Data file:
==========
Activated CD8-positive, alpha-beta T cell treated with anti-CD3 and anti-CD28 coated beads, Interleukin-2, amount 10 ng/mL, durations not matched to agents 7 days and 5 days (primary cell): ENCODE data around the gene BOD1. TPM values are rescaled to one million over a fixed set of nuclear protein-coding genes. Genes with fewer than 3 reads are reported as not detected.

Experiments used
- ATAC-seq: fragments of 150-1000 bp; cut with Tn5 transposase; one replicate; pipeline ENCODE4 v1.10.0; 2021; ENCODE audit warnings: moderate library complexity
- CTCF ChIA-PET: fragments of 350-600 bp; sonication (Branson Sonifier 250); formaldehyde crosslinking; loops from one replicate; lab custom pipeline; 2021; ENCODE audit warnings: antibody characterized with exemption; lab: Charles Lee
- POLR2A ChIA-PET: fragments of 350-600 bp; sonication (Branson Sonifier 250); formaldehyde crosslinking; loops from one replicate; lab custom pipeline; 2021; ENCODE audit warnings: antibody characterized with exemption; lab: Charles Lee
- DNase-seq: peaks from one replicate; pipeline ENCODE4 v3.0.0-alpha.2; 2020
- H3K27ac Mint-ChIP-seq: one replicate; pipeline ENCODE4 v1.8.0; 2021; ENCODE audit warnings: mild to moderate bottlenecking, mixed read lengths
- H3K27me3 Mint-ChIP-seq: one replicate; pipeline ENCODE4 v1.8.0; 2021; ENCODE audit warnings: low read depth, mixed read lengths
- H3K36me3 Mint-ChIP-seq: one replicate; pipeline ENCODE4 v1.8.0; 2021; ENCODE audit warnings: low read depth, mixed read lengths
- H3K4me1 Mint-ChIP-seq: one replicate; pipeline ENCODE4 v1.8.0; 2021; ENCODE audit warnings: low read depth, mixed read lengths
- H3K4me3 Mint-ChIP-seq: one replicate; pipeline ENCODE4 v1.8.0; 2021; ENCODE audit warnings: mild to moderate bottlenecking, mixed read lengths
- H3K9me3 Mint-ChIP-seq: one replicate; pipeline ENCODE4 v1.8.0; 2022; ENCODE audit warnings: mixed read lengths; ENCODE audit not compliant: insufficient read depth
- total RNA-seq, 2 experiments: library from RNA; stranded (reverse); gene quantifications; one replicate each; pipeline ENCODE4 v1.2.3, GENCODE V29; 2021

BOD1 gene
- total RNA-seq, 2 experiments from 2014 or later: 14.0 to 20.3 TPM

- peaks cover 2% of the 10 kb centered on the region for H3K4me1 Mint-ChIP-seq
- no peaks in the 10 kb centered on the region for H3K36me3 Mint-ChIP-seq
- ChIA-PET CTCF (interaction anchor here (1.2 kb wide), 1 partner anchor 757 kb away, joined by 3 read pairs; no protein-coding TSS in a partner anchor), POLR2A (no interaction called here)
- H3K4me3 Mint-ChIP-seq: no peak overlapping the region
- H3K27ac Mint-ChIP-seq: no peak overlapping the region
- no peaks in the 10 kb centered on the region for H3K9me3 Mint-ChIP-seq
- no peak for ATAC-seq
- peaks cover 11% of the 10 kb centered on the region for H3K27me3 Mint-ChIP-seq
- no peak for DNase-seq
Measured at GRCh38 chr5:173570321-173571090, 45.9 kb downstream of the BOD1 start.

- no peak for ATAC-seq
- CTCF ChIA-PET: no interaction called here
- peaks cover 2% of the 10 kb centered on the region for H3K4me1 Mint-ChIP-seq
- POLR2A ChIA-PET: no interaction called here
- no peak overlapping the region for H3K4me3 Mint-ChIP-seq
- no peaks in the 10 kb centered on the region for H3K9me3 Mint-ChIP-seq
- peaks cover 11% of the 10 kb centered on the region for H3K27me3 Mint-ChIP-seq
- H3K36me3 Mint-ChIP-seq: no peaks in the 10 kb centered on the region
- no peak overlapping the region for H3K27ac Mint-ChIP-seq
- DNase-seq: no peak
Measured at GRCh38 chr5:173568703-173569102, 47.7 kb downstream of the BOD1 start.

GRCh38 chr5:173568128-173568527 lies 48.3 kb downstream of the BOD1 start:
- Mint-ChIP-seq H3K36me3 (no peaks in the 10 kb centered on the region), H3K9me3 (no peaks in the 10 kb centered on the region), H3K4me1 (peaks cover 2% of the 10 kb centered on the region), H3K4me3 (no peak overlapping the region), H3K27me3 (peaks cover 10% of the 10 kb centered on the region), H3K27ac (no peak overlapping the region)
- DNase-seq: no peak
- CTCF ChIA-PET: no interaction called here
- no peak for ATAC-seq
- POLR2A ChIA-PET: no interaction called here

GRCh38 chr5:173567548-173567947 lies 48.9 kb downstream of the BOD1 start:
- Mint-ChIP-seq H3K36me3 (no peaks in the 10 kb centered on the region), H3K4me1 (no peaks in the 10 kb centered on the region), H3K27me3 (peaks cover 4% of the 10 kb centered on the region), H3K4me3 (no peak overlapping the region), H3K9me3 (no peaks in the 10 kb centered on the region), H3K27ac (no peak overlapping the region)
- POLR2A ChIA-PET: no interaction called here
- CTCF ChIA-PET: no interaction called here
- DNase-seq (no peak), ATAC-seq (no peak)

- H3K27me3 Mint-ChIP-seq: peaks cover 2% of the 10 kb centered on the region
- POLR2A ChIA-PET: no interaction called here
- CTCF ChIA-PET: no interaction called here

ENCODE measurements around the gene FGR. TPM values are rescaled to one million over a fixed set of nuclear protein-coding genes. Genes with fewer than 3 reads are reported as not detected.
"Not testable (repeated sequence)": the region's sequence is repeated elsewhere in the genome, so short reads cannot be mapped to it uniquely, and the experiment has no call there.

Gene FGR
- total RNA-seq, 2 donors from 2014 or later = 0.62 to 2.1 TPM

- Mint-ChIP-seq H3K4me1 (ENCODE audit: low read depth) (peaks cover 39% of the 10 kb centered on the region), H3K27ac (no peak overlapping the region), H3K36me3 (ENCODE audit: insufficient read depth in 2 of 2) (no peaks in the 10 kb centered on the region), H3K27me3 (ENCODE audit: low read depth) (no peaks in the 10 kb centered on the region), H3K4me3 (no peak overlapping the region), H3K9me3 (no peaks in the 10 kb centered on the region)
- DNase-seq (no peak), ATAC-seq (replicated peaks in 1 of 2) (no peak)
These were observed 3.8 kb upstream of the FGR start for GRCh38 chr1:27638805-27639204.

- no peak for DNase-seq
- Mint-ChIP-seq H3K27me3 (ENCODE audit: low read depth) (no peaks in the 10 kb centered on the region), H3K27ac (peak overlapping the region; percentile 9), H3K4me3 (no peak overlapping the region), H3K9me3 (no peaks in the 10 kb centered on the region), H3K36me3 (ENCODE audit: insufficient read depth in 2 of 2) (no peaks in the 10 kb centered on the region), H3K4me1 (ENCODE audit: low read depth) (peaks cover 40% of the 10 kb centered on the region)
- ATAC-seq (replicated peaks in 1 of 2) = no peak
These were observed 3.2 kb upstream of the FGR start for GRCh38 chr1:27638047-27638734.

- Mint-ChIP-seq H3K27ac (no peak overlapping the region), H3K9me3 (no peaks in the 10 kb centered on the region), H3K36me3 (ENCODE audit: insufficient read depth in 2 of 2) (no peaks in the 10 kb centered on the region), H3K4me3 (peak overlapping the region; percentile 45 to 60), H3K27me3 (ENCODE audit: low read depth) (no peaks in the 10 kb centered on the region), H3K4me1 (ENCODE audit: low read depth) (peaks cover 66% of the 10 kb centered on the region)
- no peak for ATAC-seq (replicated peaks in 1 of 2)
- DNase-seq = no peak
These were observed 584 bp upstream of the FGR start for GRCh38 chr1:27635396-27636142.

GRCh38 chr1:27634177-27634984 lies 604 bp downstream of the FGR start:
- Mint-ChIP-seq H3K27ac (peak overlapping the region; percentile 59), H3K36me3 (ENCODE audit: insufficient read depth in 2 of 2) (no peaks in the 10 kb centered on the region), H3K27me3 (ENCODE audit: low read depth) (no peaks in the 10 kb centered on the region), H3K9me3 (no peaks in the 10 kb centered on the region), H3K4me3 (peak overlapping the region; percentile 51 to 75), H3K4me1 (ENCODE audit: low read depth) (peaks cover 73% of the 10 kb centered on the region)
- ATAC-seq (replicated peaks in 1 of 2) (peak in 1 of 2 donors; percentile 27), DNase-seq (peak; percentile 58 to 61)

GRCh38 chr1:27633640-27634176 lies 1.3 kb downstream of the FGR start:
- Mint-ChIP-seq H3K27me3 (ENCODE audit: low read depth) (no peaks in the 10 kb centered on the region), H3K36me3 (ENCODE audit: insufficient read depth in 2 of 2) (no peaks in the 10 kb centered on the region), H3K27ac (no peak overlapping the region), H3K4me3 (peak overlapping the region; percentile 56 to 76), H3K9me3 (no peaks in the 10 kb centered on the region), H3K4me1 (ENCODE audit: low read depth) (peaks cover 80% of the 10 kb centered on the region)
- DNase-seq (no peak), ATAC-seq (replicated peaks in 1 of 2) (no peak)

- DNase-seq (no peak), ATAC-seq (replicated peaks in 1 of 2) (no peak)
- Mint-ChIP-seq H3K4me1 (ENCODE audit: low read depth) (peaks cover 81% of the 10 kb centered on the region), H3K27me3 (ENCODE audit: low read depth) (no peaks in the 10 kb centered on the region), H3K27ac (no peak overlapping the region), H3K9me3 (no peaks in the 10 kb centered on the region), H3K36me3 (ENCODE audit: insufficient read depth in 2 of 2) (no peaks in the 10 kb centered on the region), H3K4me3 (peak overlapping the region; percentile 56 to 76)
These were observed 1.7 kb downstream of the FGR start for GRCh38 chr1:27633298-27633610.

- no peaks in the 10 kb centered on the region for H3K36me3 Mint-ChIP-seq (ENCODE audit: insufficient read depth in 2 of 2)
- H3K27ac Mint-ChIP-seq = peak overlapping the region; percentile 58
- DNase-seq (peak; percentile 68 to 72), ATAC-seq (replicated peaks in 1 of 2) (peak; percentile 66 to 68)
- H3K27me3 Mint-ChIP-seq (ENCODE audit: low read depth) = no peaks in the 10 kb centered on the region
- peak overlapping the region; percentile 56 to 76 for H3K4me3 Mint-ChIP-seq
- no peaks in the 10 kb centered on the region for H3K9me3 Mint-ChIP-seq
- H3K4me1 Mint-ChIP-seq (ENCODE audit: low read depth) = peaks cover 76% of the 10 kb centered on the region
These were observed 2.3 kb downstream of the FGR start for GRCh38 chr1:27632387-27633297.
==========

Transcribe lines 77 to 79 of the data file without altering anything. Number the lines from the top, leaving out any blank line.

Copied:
- DNase-seq (peak; percentile 68 to 72), ATAC-seq (replicated peaks in 1 of 2) (peak; percentile 66 to 68)
- H3K27me3 Mint-ChIP-seq (ENCODE audit: low read depth) = no peaks in the 10 kb centered on the region
- peak overlapping the region; percentile 56 to 76 for H3K4me3 Mint-ChIP-seq